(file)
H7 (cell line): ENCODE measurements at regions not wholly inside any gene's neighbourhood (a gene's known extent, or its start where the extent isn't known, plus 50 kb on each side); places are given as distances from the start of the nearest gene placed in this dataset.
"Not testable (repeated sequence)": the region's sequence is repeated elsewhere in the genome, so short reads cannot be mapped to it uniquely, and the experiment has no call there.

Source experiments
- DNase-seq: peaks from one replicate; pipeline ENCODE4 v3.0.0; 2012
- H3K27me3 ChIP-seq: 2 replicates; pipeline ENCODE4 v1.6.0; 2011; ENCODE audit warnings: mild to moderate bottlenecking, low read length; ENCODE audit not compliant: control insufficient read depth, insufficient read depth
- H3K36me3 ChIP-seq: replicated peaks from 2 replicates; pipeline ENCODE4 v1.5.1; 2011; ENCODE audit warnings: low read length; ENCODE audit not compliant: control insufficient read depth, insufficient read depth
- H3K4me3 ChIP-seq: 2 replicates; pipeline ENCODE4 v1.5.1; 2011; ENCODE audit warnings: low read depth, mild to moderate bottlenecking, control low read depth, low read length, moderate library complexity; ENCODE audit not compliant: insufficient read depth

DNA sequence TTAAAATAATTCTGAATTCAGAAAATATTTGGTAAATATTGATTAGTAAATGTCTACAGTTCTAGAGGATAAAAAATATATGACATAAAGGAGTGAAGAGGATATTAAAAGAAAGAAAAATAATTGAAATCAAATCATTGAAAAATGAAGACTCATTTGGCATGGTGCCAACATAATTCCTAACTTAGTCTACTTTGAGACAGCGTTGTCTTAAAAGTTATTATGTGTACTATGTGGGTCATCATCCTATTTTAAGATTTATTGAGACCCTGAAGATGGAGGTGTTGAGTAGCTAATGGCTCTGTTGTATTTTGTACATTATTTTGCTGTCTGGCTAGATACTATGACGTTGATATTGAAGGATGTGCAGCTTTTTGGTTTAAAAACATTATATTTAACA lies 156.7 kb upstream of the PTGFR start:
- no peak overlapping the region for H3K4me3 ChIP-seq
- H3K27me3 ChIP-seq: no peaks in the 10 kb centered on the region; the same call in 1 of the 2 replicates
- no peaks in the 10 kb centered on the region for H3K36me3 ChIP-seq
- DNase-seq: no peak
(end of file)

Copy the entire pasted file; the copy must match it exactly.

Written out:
H7 (cell line): ENCODE measurements at regions not wholly inside any gene's neighbourhood (a gene's known extent, or its start where the extent isn't known, plus 50 kb on each side); places are given as distances from the start of the nearest gene placed in this dataset.
"Not testable (repeated sequence)": the region's sequence is repeated elsewhere in the genome, so short reads cannot be mapped to it uniquely, and the experiment has no call there.

Source experiments
- DNase-seq: peaks from one replicate; pipeline ENCODE4 v3.0.0; 2012
- H3K27me3 ChIP-seq: 2 replicates; pipeline ENCODE4 v1.6.0; 2011; ENCODE audit warnings: mild to moderate bottlenecking, low read length; ENCODE audit not compliant: control insufficient read depth, insufficient read depth
- H3K36me3 ChIP-seq: replicated peaks from 2 replicates; pipeline ENCODE4 v1.5.1; 2011; ENCODE audit warnings: low read length; ENCODE audit not compliant: control insufficient read depth, insufficient read depth
- H3K4me3 ChIP-seq: 2 replicates; pipeline ENCODE4 v1.5.1; 2011; ENCODE audit warnings: low read depth, mild to moderate bottlenecking, control low read depth, low read length, moderate library complexity; ENCODE audit not compliant: insufficient read depth

DNA sequence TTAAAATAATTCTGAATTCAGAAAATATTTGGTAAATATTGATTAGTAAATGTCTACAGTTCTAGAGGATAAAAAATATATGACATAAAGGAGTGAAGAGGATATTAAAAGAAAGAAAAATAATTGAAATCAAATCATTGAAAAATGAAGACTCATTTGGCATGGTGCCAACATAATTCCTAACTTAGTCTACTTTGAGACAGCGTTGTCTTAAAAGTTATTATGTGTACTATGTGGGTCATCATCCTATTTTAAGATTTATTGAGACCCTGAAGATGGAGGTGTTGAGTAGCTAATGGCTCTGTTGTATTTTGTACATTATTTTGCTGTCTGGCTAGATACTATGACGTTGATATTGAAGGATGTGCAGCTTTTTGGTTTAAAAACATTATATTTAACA lies 156.7 kb upstream of the PTGFR start:
- no peak overlapping the region for H3K4me3 ChIP-seq
- H3K27me3 ChIP-seq: no peaks in the 10 kb centered on the region; the same call in 1 of the 2 replicates
- no peaks in the 10 kb centered on the region for H3K36me3 ChIP-seq
- DNase-seq: no peak